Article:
The bird was not seen on October 26, but this morning (October 27) Daniel and Garth Riley relocated the bird near the area where it was first observed. Several birders were able to see and photograph it, myself included. I've posted some photos here for the benefit of those who may not be subscribed to the Facebook group "Ontario Birds".
I am not about to write an extensive piece on its identification right now, but after today's encounter I am leaning towards a very worn, young Eastern Kingbird. Additional commentary may appear at a later date! Eastern Kingbirds generally vacate the province by early September, with occasional individuals trickling by until the end of September and occasionally into October. It is quite unusual for an Eastern Kingbird to still be present in Ontario on October 27, though there have been some later records. The ID is very much up for debate, and some well-respected and credible birders in Ontario and North America have weighed in thinking it is a Fork-tailed Flycatcher.
For those wondering, the bird was seen to roost near the pedestrian bridge crossing Chedoke Creek at Princess Point in Hamilton this evening, after being seen throughout the day. The bird was very weak and may be on death's door. I am sure that the upcoming weather in the next few days will be very hard on it, and I would be quite surprised if it makes it through. At times it was even attempting to eat berries.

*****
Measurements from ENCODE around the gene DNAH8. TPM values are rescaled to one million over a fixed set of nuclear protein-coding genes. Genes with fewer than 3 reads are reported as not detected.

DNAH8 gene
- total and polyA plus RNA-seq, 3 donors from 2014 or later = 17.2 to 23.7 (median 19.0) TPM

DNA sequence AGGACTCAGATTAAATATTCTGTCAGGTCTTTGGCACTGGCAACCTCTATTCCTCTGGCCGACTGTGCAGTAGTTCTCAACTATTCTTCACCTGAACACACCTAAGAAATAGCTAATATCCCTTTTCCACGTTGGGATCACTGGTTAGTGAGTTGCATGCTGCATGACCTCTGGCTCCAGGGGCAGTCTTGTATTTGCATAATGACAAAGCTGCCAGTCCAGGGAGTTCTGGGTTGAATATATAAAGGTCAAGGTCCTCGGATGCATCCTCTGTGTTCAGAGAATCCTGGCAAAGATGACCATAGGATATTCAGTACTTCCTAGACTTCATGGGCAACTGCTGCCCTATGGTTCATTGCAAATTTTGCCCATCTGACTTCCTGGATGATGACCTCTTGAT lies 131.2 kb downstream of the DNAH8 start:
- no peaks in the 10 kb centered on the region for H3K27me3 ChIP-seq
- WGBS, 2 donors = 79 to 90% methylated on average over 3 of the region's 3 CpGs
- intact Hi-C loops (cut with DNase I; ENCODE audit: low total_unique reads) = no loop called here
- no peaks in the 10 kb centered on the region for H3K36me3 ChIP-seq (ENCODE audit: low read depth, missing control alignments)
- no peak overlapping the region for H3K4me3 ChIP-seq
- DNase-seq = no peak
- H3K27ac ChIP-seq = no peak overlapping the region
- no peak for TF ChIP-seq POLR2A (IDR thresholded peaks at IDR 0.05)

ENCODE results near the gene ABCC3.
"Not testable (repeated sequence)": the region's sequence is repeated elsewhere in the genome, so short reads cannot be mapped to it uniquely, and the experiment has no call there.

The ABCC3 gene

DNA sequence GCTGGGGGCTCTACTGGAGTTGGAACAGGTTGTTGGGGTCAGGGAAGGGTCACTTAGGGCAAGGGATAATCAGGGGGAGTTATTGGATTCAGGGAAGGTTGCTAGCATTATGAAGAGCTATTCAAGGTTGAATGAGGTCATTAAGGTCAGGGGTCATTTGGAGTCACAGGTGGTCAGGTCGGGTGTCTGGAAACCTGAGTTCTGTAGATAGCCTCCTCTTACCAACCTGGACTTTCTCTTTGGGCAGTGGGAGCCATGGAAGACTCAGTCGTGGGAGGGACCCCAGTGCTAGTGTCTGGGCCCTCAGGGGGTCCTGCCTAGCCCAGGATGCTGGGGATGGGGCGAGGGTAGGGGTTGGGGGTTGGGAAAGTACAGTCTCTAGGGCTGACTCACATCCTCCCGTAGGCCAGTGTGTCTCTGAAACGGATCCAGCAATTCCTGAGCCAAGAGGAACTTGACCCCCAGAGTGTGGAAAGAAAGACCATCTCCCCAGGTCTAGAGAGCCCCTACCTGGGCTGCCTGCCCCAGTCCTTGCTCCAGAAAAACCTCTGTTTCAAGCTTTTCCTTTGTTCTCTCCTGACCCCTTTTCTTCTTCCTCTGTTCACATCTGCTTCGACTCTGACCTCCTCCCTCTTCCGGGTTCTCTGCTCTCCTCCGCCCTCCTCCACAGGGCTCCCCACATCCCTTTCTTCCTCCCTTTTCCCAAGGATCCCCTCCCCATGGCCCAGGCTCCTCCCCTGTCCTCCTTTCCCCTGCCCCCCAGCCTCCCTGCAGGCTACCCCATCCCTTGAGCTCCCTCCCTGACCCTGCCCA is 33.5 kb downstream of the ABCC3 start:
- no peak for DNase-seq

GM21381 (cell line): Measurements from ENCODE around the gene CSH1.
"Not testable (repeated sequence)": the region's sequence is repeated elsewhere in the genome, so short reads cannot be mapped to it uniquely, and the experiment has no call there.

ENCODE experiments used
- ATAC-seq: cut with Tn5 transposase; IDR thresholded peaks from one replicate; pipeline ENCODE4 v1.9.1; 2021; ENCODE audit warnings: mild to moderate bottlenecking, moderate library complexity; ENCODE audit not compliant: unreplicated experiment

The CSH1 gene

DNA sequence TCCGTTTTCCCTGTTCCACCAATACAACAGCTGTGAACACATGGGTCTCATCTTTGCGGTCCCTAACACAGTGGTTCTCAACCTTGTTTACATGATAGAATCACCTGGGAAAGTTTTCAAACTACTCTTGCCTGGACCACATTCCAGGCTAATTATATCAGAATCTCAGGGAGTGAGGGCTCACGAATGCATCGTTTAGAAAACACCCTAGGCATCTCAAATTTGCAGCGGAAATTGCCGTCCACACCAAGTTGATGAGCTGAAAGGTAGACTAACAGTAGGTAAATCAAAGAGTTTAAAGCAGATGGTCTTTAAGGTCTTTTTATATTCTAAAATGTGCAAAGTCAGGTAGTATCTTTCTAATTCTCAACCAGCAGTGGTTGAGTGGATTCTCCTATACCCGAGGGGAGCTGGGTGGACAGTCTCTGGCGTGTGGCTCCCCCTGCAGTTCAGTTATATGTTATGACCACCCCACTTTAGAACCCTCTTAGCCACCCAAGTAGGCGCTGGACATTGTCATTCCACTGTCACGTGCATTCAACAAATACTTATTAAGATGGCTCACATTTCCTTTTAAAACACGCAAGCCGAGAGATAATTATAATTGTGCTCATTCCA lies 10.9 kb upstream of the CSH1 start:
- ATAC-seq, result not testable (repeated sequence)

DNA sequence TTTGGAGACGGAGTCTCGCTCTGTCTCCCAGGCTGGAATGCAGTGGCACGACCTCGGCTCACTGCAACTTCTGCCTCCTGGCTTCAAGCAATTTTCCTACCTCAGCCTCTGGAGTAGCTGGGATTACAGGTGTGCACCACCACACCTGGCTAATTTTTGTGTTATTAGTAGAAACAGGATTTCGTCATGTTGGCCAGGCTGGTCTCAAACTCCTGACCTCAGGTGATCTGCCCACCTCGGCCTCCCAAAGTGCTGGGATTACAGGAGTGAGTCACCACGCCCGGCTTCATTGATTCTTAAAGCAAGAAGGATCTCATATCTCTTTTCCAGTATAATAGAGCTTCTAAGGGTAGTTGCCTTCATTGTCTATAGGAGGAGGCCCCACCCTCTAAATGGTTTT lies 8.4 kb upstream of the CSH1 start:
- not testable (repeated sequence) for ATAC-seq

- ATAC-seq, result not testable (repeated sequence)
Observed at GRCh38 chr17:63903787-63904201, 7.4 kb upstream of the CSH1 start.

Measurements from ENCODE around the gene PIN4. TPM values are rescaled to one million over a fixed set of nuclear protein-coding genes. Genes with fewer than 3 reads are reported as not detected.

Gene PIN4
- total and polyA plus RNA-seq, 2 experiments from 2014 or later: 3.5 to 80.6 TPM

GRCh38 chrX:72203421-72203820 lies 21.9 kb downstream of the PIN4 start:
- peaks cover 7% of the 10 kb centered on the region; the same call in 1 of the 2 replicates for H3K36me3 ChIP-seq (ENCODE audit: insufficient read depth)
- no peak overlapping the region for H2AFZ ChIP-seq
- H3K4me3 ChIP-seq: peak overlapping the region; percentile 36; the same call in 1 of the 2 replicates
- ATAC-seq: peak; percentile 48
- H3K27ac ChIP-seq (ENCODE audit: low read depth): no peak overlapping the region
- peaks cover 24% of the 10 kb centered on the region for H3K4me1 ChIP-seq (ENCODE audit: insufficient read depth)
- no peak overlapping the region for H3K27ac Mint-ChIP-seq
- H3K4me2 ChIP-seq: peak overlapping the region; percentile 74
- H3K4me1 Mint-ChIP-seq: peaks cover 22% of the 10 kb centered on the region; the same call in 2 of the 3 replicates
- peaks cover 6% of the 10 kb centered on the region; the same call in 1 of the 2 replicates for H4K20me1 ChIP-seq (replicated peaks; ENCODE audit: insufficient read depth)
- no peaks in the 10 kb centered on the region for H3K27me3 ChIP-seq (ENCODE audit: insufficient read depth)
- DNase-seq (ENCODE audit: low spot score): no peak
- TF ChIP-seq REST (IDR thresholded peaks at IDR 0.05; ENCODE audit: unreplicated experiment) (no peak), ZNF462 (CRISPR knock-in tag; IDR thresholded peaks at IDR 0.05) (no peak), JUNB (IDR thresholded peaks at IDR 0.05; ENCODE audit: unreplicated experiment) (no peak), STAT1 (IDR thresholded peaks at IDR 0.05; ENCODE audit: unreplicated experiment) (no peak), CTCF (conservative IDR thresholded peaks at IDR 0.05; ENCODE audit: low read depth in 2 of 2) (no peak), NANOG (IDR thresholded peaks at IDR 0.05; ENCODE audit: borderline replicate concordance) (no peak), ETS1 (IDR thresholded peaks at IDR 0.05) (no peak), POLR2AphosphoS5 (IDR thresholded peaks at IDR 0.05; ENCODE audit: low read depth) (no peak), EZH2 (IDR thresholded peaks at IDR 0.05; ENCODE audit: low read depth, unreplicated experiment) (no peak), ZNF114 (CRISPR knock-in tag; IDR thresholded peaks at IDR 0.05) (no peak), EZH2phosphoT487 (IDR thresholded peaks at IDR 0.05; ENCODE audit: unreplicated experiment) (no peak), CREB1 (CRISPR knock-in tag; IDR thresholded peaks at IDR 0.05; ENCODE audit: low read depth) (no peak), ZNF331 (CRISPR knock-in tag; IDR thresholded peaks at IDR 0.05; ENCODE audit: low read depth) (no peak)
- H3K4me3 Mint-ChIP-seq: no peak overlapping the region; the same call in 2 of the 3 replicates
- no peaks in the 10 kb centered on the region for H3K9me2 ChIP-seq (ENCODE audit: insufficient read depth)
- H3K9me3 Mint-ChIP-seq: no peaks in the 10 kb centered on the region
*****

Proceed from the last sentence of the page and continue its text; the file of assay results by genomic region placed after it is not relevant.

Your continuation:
Without further ado, here are some photos that I took today of the bird.
This photo, taken by Richard Poort, is the only decent photo that I've seen which shows the underwing pattern of the bird. I took one as well, but it is not much more than a blur.
|photo taken by Richard Poort|
Barb Charlton took this photo yesterday afternoon, which shows well the white tips to each of the rectrices (tail feathers). In my mind, this is a feature that should not be present on Fork-tailed Flycatcher, but I have no field experience with young Fork-tailed Flycatcher, and there are very few photos online. Could this just be an artifact of the extensive feather wear on the bird?
|photo taken by Barb Charlton|
A very interesting bird, and commentary is always welcome!